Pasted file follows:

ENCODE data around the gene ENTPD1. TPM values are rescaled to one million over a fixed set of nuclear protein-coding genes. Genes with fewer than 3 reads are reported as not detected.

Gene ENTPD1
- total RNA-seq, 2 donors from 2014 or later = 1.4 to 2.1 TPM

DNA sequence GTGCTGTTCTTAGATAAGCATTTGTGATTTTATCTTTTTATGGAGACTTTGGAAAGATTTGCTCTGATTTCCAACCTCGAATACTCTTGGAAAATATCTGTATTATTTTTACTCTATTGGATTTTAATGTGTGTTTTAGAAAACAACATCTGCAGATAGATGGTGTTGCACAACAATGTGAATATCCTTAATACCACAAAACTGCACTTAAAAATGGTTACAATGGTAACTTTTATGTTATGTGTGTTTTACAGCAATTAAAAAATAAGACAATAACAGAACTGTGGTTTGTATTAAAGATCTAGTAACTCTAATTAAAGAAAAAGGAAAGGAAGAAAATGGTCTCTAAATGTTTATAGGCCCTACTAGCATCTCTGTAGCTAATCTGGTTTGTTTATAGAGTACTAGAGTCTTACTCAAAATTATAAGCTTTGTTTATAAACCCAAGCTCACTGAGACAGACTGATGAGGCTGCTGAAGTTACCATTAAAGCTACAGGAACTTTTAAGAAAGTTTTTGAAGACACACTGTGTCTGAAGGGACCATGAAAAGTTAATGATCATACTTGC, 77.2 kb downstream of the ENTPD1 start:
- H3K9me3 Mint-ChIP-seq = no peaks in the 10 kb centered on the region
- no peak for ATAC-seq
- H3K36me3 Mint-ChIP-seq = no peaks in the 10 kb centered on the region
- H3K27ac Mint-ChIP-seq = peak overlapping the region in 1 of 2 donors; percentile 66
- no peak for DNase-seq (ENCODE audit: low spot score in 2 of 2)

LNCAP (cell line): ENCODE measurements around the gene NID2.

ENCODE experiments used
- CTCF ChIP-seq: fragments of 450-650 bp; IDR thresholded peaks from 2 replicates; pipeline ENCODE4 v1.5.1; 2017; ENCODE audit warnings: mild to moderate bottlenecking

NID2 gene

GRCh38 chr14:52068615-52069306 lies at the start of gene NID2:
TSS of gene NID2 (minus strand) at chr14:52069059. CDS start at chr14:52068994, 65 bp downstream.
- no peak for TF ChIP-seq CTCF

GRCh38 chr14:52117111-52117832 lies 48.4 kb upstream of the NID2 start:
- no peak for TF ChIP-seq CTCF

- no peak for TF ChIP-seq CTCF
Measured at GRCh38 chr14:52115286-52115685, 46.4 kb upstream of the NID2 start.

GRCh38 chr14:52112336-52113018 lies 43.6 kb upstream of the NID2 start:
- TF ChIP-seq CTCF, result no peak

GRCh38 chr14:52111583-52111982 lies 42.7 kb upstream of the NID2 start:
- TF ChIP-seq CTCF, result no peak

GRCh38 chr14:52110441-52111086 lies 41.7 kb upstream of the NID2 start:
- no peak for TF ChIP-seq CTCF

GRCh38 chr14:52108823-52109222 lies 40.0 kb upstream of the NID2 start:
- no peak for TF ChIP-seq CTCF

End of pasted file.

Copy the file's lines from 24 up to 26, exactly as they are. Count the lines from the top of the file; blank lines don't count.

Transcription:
- TF ChIP-seq CTCF, result no peak

GRCh38 chr14:52110441-52111086 lies 41.7 kb upstream of the NID2 start:
- no peak for TF ChIP-seq CTCF